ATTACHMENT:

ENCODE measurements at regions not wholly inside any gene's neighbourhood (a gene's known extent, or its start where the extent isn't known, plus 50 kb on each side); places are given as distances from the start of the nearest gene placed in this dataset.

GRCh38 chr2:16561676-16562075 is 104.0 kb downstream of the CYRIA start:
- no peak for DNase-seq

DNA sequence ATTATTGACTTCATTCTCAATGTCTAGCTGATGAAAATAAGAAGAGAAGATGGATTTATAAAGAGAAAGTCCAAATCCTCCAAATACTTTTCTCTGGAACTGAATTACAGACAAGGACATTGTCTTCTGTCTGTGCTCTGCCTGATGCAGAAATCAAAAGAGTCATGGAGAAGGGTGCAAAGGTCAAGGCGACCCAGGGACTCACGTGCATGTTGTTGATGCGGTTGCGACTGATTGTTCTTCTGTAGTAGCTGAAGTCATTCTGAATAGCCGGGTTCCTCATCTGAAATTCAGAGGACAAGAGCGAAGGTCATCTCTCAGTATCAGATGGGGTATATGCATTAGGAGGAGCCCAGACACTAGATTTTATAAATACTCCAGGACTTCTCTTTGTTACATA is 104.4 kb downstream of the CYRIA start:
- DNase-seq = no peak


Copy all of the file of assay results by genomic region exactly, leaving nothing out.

ENCODE measurements at regions not wholly inside any gene's neighbourhood (a gene's known extent, or its start where the extent isn't known, plus 50 kb on each side); places are given as distances from the start of the nearest gene placed in this dataset.

GRCh38 chr2:16561676-16562075 is 104.0 kb downstream of the CYRIA start:
- no peak for DNase-seq

DNA sequence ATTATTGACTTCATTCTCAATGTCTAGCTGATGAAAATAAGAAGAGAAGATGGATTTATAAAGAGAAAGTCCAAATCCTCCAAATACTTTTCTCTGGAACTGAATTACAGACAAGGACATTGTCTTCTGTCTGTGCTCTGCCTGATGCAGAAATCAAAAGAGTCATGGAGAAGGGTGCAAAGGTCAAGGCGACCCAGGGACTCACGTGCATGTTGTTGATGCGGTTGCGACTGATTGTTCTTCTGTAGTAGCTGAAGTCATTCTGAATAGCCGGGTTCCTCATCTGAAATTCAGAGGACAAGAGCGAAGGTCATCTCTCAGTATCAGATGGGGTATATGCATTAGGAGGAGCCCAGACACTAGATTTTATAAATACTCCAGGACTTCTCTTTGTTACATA is 104.4 kb downstream of the CYRIA start:
- DNase-seq = no peak